The Caliph accepted this view and defended it with enthusiasm. He even wrote in his will that he bears witness that ‘God is unlike anything else. He is One, the Sovereign of the universe with no partner. Everything else is a creation of His. The Quran cannot be anything other than the rest of creation, having the same qualities as everything else, while God is one with nothing like Him.’ He also urged his brother, Al-Mu’tassim, who was to succeed him, to follow his ideas.

As Al-Ma’moon was staying at Tartoos, he wrote to Ishaq ibn Ibraheem, his Deputy in Baghdad, to examine all scholars on this point, insisting that they must accept that the Quran was ‘created’ by God. The orders were carried out immediately, with the Deputy organising a meeting of all scholars and warning them that torture and affliction would be the lot of anyone who dissented. All scholars attending toed the official line, with the exception of four, but two of these later followed suit and two were left unwilling to compromise. Ishaq ibn Ibraheem decided to send them over to the Caliph, in fetters, as his orders specified. The two were Ahmad ibn Hanbal and Muhammad ibn Noah. On the journey, the latter scholar died, a martyr, and Ahmad was transported to the Caliph. However, a couple of days later, news of the Caliph’s own death were received, but the travelling party continued their journey until they arrived at the door of his successor, Al-Mu’tassim.

Al-Mu’tassim was in no way a scholar, nor did he understand what the whole issue was about. He was more of a military commander, but he loved his brother, Al-Ma’moon and trusted his judgement. Therefore, he was bent on carrying to the letter his brother’s will, requiring him to eradicate the opposite view. Hence, Ahmad was brought to him, in fetters, and was asked about his views on the question at issue, i.e. the position of the Quran. He said in court, which was attended by a large number of scholars, mostly of Al-Mutazilah, that the whole subject was not mentioned in the Quran, the hadith or by the Prophet’s companions. As such, it was better and safer not to be involved in such theological arguments and to confine oneself only to stating that the Quran was God’s word. They would not accept that from him. Because of his popularity and high standing, they tried both to tempt him to agree and to scare him of the consequences of refusal, but without success. Hence, they inflicted on him physical torture, with slaves beating him up with whips, but he would not give in. Then he was taken to prison. This was carried out repeatedly over a period of 28 months, but Ahmad would not budge.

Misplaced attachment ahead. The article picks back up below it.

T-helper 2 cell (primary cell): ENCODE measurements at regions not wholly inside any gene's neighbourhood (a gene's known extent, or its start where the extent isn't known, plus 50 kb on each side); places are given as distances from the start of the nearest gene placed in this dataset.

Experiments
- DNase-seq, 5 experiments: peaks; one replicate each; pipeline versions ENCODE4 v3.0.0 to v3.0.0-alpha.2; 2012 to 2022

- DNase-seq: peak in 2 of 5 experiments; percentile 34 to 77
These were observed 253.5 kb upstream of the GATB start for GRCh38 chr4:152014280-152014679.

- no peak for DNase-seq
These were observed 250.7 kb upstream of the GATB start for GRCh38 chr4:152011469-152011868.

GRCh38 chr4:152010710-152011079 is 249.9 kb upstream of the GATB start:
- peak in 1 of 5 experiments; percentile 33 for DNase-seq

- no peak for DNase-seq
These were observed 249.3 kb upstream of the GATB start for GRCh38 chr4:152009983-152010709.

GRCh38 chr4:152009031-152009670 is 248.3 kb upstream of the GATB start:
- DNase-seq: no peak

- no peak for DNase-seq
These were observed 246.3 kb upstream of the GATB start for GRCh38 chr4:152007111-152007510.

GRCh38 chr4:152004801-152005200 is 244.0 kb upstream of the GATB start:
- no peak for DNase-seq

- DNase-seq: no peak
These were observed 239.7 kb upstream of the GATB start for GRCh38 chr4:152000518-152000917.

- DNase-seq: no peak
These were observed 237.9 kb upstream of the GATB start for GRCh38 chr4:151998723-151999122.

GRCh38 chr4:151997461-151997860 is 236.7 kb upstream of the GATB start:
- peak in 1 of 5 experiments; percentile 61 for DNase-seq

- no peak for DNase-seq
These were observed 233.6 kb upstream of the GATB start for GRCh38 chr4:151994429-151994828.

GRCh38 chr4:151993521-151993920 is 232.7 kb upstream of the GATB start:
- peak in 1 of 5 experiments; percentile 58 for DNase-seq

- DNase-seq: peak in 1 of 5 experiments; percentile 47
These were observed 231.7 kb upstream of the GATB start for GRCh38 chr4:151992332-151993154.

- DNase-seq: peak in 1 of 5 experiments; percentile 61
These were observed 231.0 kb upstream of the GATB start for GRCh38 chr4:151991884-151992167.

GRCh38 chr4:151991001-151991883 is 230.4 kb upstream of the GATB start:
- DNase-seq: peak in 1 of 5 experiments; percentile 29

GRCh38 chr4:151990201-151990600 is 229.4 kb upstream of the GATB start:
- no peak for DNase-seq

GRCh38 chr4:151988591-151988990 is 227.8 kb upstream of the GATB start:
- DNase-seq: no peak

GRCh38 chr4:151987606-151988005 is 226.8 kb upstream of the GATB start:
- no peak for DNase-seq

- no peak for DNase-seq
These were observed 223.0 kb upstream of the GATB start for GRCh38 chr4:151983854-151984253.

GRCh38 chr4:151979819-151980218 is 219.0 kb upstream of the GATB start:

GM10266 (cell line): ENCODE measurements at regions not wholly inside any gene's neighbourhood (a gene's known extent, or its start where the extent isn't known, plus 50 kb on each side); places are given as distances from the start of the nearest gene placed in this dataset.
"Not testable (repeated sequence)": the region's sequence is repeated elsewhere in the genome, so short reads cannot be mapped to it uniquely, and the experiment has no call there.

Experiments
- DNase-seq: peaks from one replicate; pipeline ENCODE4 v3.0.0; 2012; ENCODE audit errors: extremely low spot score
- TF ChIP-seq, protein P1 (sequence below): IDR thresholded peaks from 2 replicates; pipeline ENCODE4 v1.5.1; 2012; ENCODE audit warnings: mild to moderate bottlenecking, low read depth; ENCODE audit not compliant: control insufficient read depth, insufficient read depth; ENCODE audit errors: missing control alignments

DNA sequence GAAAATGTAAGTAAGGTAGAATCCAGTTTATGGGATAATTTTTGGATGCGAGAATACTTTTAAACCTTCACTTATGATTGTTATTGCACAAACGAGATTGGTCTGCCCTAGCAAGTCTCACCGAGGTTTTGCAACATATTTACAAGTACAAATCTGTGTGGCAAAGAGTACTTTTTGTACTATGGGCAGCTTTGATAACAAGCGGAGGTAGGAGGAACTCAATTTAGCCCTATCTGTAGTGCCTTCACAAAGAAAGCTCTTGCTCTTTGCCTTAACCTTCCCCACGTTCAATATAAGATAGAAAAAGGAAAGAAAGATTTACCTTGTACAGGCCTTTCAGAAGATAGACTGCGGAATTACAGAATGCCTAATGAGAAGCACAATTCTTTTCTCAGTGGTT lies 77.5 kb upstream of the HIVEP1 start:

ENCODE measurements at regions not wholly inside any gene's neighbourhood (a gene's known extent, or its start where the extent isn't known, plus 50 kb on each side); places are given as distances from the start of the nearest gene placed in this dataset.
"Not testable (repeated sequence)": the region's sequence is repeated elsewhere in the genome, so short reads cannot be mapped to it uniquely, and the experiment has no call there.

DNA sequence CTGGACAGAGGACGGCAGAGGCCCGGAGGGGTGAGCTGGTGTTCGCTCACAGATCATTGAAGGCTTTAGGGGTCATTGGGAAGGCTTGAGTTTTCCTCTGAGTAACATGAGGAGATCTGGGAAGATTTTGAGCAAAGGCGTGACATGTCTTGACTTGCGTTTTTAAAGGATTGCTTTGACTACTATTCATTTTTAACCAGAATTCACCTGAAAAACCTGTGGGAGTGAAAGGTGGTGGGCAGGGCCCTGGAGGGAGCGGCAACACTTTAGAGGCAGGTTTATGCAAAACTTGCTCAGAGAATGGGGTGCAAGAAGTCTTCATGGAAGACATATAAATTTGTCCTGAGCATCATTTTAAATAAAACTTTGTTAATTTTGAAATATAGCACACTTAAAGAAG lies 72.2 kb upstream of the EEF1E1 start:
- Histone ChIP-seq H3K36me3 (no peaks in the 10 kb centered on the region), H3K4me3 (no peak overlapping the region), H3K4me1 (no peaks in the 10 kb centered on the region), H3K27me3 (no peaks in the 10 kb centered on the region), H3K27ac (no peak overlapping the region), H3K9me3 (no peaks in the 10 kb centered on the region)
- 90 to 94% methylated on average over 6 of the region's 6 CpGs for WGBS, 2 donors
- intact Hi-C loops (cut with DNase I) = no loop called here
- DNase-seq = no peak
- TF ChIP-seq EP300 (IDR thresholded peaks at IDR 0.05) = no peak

Ahmad’s popularity increased, as people admired his resolute stand. Therefore, he was released, but placed under house arrest. He was banned from teaching or meeting other people. This continued for the rest of the reign of Al-Mu’tassim and his son, Al-Wathiq. However, when Al-Mutawkkil succeeded Al-Wathiq, in 232 AH, 837 CE, the trouble was over, as he leaned towards scholars of Fiqh and hadith, among whom Ahmad was the top figure. That was a time when Ahmad could have avenged himself against those who persecuted him, but he absolved them all of everything they did, seeking no revenge whatsoever.

To the end of his life, Ahmad maintained his position on the central question in this difficult period. He believed that the Quran was part of God’s knowledge, and His word revealed to His last messenger, Muhammad [peace be on him]. It was not a ‘creature’ of God. He relied in this on the fact that neither the Prophet nor any of his companions stated anything of the sort. Hence, Muslims should maintain the same position and refrain from such logical and theological debate that was bound to be futile.